Upcoming Events and Deadlines
Dear Health Law Section Members:
The Health Law Section (“HLS”) website has been updated with January through February 2019 articles on significant developments in the health law arena that may be of interest to you in your practice. These summaries are presented to HLS members for general information only and do not constitute legal advice from The Florida Bar or its Health Law Section. HLS thanks the following volunteers who have generously donated their time to prepare these summaries for our members:
Emily Bajcsi, Esq., Daniel Kim, Esq., Francesca Ozinal, Esq., and Kathleen Premo, Esq., Epstein Becker & Green, P.C.
Patricia Calhoun, Esq., Carlton Fields
Angelina Gonzalez, Esq., Panza Maurer & Maynard, P.A.
Steven Grigas, Esq., Akerman LLP
Jeanne E. Helton, Esq., Smith Hulsey & Busey
Erin Hoyle, Esq., Carlton Fields
Jeff Mustari, Esq., Southern Health Lawyers, LLC
Jarred L. Reiling, Esq., Akerman LLP
Tadena Simpson, Esq., EnvisionRx
Jamie Gelfman, Esq., Nelson Mullins Broad and Cassel, HLS Editor in Chief
Christian Perez Font, Esq., Thinkeen Legal, P.A., HLS Team Editor
Elizabeth Scarola, Esq., Epstein Becker Green, P.C., HLS Team Editor
Tuesday, March 12, 2019 12:00 pm - 1:00 pm
Join Greenway Health's General Counsel Karen Mulroe and Carlton Fields attorney Adam Schwartz as they examine what to do when the government knocks at your corporate door. This program will review best practices to assist in-house counsel facing a government investigation. Highlights include discussions on the laws and regulations that provide for increased government scrutiny of corporate activities, how investigations tend to launch, signs of an investigation underway, and best practices to handle a corporate response. The presentation will also address ethical dilemmas that may arise for inhouse counsel as the investigation progresses and advice for navigating even the stickiest dilemmas in that role.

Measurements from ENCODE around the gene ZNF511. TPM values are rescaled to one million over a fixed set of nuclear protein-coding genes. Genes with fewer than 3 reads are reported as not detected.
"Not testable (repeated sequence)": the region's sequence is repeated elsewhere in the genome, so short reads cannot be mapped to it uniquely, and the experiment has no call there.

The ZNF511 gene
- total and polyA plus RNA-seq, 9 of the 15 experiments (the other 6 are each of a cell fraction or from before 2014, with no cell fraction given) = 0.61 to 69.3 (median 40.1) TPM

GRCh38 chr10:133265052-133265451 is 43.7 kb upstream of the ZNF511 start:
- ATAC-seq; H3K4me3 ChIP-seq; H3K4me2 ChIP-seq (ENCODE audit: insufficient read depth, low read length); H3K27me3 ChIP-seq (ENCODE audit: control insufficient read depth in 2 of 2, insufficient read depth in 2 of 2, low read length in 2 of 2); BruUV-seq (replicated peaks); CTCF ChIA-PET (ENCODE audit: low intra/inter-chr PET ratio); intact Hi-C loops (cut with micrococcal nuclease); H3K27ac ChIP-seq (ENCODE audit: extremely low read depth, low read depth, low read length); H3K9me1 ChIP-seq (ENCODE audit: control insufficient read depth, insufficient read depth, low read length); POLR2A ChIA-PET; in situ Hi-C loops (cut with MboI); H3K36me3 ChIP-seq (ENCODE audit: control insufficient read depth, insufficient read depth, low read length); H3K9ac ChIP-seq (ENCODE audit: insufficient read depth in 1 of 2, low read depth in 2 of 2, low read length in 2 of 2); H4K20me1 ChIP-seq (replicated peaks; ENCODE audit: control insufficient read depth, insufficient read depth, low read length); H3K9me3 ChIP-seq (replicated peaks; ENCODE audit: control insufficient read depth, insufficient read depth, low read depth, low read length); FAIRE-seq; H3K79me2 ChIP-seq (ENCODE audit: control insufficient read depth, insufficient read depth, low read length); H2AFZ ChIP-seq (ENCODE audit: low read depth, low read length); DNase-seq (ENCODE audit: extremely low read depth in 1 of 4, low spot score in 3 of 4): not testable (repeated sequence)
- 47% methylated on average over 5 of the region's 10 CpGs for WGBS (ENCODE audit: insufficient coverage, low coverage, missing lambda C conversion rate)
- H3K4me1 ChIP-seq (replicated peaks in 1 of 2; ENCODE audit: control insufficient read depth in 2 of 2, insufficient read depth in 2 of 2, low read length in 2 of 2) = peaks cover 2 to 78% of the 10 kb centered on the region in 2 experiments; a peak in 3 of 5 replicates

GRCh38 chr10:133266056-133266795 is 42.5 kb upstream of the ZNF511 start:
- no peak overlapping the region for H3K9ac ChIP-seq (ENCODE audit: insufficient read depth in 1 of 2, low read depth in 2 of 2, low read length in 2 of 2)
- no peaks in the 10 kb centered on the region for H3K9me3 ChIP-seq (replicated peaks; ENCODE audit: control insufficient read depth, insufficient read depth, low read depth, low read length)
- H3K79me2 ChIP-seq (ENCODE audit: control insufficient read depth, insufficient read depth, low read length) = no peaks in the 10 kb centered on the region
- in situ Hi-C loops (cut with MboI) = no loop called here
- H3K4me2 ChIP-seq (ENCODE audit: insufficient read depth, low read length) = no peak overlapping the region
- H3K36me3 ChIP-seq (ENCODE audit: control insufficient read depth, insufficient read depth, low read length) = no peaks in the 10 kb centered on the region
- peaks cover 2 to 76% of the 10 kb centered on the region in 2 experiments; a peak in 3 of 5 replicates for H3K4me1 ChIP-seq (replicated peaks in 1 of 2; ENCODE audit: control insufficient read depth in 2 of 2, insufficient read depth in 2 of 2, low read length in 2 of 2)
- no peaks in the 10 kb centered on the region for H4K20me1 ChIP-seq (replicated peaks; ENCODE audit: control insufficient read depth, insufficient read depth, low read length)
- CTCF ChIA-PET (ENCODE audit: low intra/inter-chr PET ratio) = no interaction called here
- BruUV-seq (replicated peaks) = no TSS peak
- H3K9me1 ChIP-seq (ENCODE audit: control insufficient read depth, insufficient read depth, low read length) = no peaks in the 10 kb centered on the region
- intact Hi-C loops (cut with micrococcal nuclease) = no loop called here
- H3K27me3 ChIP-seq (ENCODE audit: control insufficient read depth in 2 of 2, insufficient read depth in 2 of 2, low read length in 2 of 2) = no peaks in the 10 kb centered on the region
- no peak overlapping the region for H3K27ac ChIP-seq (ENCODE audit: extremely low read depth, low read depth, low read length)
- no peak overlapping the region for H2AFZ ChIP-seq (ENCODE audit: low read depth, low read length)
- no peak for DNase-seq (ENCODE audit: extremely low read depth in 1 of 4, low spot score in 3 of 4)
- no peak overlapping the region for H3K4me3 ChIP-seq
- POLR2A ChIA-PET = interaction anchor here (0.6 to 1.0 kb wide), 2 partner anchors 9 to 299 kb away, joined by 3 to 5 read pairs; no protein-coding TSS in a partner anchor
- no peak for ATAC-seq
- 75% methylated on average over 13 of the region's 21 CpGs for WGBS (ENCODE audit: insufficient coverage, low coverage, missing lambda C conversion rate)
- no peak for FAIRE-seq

Tuesday, August 13, 2019 12:00 pm - 1:00 pm
Emails and texts have replaced letters and telephone calls as an attorney’s primary means of communication with clients and opposing counsel. While they are convenient, they have a tendency to lead to unprofessional conduct. Attorneys may fire off an email or text without pausing to reflect on what they just typed. This CLE will review the Florida Bar’s position on professionalism as it relates to electronic communications, discuss some cases where attorneys were disciplined for inappropriate electronic communications to clients or opposing counsel, and offer some advice on how attorneys can avoid violating the rules of professional responsibility in their electronic communications.